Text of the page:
Over the course of 2018, 74 petitions were filed to the Oregon Judicial Department requesting an “extreme risk protection order,” a judicial order designed to seize the firearms of people found to demonstrate “clear and convincing” evidence of shooting themselves or someone else.
Oregon passed the law creating these orders in 2017, which allows family and household members, employers, and law enforcement to file petitions requesting the court’s permission to seize any weapons they have. If granted, the gun owner in question has 24 hours to surrender all firearms to either law enforcement or a qualified third party, or face physical intervention by police. The order lasts for a year, but judges can extend the order indefinitely if necessary.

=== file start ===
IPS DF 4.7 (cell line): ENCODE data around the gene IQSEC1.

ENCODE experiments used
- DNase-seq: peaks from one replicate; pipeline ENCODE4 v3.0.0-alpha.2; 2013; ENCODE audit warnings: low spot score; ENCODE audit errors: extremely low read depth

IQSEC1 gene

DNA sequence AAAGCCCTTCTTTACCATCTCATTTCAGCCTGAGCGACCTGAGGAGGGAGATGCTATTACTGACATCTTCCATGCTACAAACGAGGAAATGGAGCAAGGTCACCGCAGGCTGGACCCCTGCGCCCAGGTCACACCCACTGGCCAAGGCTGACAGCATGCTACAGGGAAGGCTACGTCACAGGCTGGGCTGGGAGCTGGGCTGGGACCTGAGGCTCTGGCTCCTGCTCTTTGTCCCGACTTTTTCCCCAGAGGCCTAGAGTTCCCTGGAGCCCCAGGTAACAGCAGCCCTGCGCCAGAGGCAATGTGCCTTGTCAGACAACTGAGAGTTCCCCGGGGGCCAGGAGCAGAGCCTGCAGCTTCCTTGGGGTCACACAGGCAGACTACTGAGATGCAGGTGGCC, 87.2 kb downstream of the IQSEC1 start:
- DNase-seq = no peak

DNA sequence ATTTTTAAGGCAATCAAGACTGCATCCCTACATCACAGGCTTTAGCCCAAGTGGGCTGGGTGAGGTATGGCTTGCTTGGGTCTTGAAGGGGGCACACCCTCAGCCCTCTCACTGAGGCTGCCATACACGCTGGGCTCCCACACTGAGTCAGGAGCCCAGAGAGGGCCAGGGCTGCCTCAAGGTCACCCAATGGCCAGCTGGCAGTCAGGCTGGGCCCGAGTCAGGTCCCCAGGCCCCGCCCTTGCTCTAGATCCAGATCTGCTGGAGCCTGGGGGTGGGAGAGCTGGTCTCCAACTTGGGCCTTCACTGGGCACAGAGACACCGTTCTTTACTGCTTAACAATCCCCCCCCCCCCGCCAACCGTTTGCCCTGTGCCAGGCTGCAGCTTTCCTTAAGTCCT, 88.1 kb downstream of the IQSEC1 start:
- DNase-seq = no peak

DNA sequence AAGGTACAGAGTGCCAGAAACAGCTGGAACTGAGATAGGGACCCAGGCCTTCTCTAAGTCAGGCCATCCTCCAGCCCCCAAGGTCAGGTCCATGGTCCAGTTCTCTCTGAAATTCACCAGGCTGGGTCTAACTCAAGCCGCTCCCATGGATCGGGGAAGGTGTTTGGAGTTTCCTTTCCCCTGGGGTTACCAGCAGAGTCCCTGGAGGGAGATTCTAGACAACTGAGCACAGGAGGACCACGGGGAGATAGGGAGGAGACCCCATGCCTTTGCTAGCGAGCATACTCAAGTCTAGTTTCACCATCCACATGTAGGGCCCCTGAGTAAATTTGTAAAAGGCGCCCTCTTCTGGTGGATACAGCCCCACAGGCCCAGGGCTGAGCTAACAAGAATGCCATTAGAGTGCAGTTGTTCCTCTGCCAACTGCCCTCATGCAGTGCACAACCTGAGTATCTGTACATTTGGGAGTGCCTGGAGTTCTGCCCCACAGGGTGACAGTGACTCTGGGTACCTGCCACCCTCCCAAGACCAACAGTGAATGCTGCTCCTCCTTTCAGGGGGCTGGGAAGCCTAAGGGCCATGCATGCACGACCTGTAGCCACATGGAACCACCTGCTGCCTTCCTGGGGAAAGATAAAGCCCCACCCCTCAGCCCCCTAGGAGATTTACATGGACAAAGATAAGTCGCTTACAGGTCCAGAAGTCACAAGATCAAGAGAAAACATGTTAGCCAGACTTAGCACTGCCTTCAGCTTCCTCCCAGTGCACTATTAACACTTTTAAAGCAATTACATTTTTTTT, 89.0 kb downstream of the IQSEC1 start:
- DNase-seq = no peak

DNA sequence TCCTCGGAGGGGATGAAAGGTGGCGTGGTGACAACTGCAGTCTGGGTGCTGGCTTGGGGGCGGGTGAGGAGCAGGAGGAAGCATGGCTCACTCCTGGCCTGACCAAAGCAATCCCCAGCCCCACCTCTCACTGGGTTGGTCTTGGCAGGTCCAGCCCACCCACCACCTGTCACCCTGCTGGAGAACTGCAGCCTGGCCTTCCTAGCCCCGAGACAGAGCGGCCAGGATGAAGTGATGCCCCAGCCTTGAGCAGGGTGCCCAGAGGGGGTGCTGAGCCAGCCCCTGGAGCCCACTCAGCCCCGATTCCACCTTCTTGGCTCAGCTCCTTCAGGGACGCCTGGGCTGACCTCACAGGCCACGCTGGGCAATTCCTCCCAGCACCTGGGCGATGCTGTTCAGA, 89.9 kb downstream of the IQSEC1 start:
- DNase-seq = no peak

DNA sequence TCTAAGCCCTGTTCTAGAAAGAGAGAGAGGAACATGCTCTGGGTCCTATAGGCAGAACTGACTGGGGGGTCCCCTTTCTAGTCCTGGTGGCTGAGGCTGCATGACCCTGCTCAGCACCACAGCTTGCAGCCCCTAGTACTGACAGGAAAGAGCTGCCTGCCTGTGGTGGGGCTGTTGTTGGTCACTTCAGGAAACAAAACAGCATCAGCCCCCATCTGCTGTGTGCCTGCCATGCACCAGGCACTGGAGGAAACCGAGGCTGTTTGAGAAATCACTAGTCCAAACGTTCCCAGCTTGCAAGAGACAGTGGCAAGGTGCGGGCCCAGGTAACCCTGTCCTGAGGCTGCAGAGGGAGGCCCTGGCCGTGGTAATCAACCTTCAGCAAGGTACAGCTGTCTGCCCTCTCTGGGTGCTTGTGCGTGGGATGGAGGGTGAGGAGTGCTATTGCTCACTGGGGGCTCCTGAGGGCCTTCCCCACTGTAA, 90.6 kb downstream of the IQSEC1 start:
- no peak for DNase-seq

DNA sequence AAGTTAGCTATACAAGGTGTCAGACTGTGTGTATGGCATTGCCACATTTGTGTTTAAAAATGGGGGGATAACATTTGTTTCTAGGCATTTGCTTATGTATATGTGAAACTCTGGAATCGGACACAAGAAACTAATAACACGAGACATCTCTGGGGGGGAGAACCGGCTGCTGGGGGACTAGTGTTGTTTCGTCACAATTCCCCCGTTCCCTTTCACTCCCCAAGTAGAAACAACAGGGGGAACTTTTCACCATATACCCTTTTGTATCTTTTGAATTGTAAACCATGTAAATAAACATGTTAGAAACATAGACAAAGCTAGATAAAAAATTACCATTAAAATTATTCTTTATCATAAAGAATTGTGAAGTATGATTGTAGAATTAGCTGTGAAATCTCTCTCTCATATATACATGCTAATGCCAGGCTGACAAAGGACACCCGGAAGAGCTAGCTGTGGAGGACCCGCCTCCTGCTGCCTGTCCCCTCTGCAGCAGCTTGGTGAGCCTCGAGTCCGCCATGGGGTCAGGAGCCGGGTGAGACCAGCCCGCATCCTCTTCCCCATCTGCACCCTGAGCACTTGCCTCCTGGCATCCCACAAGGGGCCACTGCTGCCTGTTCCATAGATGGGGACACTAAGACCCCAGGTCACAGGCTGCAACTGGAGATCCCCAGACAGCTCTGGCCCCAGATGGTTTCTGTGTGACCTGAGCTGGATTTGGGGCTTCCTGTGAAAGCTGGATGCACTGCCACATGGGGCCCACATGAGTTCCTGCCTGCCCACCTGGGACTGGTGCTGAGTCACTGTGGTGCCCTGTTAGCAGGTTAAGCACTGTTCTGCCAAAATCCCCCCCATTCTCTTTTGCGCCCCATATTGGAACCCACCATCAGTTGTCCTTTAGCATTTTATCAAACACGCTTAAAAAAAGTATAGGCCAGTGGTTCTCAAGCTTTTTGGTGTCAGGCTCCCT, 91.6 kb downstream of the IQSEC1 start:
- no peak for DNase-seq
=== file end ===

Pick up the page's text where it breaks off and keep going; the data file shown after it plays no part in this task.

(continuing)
There is no direct data available on how many of the 74 petitions were granted, but an investigation last summer by the Oregonian found that almost all the petitions which had been filed between January and April 2018 were granted. They tracked down 27 petition cases, in which 24 of those were granted.
Out of the cases investigated by the Oregonian, most involved white men between 20 and 50 years of age, with nearly all of them having been reported as either drug users, heavy drinkers, having mental health issues, or some combination of these three factors.
Some were suicidal, four had threatened to shoot people in public areas, and most were reported to judges as being extremely angry.
Out of all 74 petitions in 2018, about two-thirds were filed by law enforcement, one-third by family or household members, and one petition filed by an employer.
By Ian MacRonald